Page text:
Another sunrise in Thailand and a new challenge. This time 5 cast members and I are off to see the bridge over the river Kwaii, the bridge not the movie. I learned a lot about the Vietnam War and WWII during the trip. For the record, the place is an official tourist trap. The bridge was a little disappointing, but very scary. There are no sidewalks on the bridge, just railroad ties and track. People and trains are crossing the bridge at the same time. It’s survival of the fittest. As for the bridge itself, I was expecting something bigger, as a kid I visited the Royal Gorge, and have become familiar with Japan Rainbow Bridge and Bay Bridge in Japan. This was relatively small. Oddly enough, we never crossed the bridge; we took some pictures, saw some foreigners, bought some souvenirs, and prayed for peace.

Day 14

Time came for me to leave. Shooting had wrapped up and the production lights were turned off. The two weeks in Thailand went by too fast but I had a wonderful time. The people were friendly and scenery was fantastic. Thailand is a melting pot of different religions and the traffic is insane. Here’s a little bit of inside info from me to you. Bangkok’s real name is Krung Thep Maha Nakhon Amon Rattanakosin Mahinthrayutthaya Maha Dilokphop Nophrarat Ratchathani Burir On Udom Batchaniwet Maha Sathan Amon Phiman Awatan Sathit Sakkathattiya Witsanukam Prasit. It means the city is large like the city of angels, the city houses the emerald Buddha and…

Keep growing,

Kkb

Movie Review – Paranormal Activity

Paranormal Activity, a “mockumentary” horror film written and directed by Oren Peli, premiered at the Screamfest Film Festival in US on October 14, 2007, and at the Slamdance Film Festival on January 18, 2008. The movie received a limited release in several U.S. cities on October 9, 2009 and had a nationwide release on October 16, 2009.

The ghost story plot of Paranormal Activity is not new to the movie scene. Katie and Micah are a young couple who take the plunge of moving in together. It is not long before they start to experience some paranormal activity in their home. Lights and sinks turn themselves on or off and doors slam with no explanation. Katie then sheds a little light on the situation as she reveals that she has been followed by a ghost ever since she was 8 years old. The couple seek the advice of a psychic and terror begins to unfold.

This set up doesn’t seem any different than a ghost hunting drama that you could flip on at midnight on the sci-fi channel, but the brilliant direction makes it one of the best horror movies of all time by exploiting our inner anxieties about the reality, not the possibility, of haunted spirits. Paranormal Activity triggers fear through the anxiety of committing in a relationship, the panic of a major life change taking a wrong turn, and the familiar yet unexplainable noises or creaks everyone tries to ignore.

As with the popular Blair Witch Project, the selling point is the authentic feel that Paranormal Activity portrays. The spooks and frights aren’t over the top, but they are by no means mundane either. And the ending, holy dammit Christmas, the ending is out of this world. You will go home suspecting every dripping faucet, every cupboard door left open, and every flickering light to be the work of your own personal haunting.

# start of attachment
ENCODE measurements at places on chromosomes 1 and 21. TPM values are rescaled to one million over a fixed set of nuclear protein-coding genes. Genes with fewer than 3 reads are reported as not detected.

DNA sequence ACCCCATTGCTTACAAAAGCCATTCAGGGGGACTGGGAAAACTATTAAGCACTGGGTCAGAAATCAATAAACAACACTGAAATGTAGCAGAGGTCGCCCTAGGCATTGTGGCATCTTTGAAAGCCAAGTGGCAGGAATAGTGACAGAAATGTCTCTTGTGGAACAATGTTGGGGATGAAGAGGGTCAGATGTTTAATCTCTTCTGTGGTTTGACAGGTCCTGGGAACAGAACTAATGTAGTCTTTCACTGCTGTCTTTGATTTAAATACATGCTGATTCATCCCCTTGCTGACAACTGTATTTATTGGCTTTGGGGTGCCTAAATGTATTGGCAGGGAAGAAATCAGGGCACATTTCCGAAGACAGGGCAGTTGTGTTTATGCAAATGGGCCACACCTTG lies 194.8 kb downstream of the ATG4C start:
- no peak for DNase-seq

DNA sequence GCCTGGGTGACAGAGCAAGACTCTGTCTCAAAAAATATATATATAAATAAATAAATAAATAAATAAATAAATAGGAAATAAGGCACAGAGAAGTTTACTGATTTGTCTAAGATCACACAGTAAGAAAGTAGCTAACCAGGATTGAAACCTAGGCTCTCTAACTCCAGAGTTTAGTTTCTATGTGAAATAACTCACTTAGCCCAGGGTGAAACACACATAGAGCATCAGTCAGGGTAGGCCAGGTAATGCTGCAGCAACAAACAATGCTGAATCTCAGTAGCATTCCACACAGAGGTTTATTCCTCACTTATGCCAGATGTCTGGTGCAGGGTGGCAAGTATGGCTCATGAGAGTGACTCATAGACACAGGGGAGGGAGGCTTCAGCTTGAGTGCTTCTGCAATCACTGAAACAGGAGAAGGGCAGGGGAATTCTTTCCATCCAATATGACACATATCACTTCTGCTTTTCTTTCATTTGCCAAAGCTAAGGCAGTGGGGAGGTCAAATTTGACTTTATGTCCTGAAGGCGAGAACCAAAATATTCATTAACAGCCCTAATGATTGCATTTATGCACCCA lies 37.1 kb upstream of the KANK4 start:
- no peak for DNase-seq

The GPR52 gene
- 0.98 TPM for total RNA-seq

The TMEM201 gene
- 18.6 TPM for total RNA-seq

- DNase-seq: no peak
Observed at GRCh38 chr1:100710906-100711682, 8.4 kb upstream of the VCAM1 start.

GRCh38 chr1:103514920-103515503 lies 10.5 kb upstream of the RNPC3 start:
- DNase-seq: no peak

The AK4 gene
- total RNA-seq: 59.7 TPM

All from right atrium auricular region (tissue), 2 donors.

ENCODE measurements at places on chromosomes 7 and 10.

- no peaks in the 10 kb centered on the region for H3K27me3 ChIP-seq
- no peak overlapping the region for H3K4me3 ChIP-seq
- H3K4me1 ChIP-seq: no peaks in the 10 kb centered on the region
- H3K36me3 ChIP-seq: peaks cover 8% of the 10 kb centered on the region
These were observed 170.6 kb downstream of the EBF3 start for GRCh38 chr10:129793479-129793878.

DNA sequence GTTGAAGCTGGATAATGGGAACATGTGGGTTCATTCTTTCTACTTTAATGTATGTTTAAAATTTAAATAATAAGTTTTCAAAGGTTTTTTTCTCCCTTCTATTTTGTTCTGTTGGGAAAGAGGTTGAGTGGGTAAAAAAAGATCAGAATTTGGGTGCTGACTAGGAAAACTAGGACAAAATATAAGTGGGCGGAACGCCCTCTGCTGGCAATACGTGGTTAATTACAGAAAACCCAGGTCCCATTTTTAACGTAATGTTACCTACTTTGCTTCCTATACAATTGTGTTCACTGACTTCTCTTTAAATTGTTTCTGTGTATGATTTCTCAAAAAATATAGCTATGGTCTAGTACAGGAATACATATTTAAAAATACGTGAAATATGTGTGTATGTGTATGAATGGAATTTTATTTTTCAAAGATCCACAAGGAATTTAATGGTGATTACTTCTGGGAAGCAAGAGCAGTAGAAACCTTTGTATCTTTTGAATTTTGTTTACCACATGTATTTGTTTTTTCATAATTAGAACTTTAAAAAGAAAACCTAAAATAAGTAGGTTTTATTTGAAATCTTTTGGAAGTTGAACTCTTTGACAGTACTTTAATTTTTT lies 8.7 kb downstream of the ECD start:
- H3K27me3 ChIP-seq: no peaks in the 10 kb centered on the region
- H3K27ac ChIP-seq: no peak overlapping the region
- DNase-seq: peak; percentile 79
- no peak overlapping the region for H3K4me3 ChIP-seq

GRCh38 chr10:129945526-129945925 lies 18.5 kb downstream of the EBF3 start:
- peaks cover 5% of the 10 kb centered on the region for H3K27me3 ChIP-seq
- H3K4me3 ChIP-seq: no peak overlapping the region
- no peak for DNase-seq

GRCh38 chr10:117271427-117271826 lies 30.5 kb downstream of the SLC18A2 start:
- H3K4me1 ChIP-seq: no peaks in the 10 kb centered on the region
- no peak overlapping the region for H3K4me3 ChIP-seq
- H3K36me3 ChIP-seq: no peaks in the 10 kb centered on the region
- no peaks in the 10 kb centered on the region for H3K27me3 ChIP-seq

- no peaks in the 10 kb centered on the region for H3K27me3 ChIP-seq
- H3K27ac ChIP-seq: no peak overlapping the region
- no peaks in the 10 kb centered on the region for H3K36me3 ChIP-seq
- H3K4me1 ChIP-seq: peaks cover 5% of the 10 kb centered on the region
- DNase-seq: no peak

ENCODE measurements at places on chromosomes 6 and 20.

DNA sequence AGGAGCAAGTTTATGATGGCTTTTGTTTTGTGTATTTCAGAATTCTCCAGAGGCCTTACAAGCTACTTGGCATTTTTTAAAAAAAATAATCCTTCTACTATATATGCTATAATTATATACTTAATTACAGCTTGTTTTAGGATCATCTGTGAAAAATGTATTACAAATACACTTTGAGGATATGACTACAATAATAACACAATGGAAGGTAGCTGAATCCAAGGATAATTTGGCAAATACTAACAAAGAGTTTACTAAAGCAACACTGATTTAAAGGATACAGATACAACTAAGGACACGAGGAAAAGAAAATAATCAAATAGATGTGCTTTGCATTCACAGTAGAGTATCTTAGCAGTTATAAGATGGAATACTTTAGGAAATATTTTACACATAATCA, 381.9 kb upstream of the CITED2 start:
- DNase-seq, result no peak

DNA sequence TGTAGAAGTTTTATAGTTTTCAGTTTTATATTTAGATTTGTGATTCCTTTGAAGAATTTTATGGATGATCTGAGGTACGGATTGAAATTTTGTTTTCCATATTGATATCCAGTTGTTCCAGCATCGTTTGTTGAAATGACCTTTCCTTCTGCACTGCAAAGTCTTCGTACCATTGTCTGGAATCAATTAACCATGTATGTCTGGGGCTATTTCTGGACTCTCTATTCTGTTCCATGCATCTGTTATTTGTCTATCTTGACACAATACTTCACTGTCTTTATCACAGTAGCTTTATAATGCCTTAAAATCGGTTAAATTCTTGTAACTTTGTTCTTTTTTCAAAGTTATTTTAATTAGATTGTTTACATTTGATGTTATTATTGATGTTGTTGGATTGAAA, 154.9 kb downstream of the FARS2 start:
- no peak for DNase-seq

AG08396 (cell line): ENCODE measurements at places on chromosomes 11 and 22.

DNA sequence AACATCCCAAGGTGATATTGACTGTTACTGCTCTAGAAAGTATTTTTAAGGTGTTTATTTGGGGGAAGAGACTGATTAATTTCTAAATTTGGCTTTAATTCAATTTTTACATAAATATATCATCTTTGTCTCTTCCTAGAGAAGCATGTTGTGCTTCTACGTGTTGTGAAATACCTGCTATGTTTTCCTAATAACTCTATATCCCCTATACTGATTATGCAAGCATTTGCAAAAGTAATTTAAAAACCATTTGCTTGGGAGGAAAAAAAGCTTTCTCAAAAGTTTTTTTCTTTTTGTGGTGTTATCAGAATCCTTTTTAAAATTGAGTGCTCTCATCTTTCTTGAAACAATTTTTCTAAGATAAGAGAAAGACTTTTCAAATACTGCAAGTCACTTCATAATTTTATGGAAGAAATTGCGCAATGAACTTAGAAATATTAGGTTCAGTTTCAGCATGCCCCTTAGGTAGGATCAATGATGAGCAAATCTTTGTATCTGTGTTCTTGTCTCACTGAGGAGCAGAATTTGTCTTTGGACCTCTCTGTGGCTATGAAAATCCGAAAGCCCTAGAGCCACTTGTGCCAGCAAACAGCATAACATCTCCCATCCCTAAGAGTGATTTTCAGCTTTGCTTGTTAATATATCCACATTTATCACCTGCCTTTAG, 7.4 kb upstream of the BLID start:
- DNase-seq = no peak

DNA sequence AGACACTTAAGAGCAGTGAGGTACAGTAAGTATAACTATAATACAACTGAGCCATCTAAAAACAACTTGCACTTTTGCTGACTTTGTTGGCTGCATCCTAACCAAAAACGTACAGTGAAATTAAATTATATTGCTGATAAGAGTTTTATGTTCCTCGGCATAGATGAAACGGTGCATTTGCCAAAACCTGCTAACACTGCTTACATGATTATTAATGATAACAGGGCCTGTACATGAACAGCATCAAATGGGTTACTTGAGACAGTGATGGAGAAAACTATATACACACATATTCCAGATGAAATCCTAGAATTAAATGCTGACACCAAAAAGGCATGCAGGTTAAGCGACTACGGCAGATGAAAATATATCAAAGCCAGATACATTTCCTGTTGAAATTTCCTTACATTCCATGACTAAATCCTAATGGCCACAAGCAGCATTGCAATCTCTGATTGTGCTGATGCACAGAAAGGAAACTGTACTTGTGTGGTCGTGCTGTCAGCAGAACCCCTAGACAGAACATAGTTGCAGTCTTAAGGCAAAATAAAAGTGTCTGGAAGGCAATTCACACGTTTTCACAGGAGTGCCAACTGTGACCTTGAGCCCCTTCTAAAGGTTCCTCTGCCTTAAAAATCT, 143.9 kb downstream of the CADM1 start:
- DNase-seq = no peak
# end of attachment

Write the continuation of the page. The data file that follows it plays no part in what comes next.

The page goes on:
See this movie on the big screen, my little interweb poltergeists. And, if possible, sit between two of the sweetest gay men in the world when you go. I did. And I had the time of my life.

Movie Review – The Squid and the Whale (2005)

I’ve been a Jeff Daniels fan for a long time.

This is yet another great Jeff Daniels movie based on a very strong script by Noah Baumbach who also directed this family drama. Bernie Berkman (Daniels) is an English professor married to another writer Joan (delivered with great texture by Laura Linney). They have two sons Walt (Chicken) (Jesse Eisenberg) and Frank (Pinkie) Berkman (Owen Kline) who go through their own breakdown episodes when they hear that their mom and dad are separating.

The opening tennis scene in which the four are playing a nasty game of doubles (Bernie keeps hitting Joan with stiff volleys) is a good metaphor for where their relationship is headed. On the one side is Bernie and Walt, and on the other, Joan and Frank.

Nobody seems to be blameless but Joan probably contributed more to the breakup than anybody else with her illicit love affair with a neighbor. During their separation she beds her son’s tennis coach (a perfectly cast happy-go-lucky Bill Baldwin). Soon we have a seriously malfunctioning family unit where the little Frank starts drinking beer when he is home alone and displays sex-related anomalies at school and home. Walt, on the other hand, takes a different route to his neurosis and tries plagiarism to score a quick success at his high school’s talent contest.

Bernie himself loses his rudder as well and vacillates between his desire to keep away from Joan, on the one hand, and his jealousy with her literary success and boyfriends on the other. He also starts an affair with a female student of his who rents a room at his new house and flirts with his son as well.

There is no quick and neat solution to this modern drama set in Brooklyn in the 80s. There is an attempt at reconciliation but no one knows how to get the toothpaste back into the tube again. Thus it is very appropriate that the film ends with Walt’s visit to the museum of natural history where there is an immense replica of a whale battling with a giant squid (and thus the film’s title). That looks like a visual representation of Bernie and Joan’s stalemate as well as Walt and Frank’s no holds barred fight in and out of school to keep their sanity and grow as a “normal adult” in a very turbulent world.

The editing is as sharp and fast as the script. I really loved the transitions that kept exposition to a minimum and used the cinema language to great effect. For example, in the scene where Joan is trying to talk and “explain things” to his little son who is in the shower, the appearance of his frail small hand on the shower tile, just a small fragile object coming out of the shower curtain as if it were the antenna of a scared creature testing the world’s atmosphere for presence of poisonous gasses, shows the kind of great talent Noah Baumbach has for telling stories in “motion pictures.”

It’s a good watch if you like modern R-rated dramas. A good 8 out of 10.